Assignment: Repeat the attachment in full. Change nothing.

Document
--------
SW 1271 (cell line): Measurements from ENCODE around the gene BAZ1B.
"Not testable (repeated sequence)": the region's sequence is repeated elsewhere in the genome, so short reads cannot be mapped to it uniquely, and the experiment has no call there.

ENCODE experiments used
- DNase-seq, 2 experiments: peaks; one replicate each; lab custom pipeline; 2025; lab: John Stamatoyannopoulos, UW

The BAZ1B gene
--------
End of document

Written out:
SW 1271 (cell line): Measurements from ENCODE around the gene BAZ1B.
"Not testable (repeated sequence)": the region's sequence is repeated elsewhere in the genome, so short reads cannot be mapped to it uniquely, and the experiment has no call there.

ENCODE experiments used
- DNase-seq, 2 experiments: peaks; one replicate each; lab custom pipeline; 2025; lab: John Stamatoyannopoulos, UW

The BAZ1B gene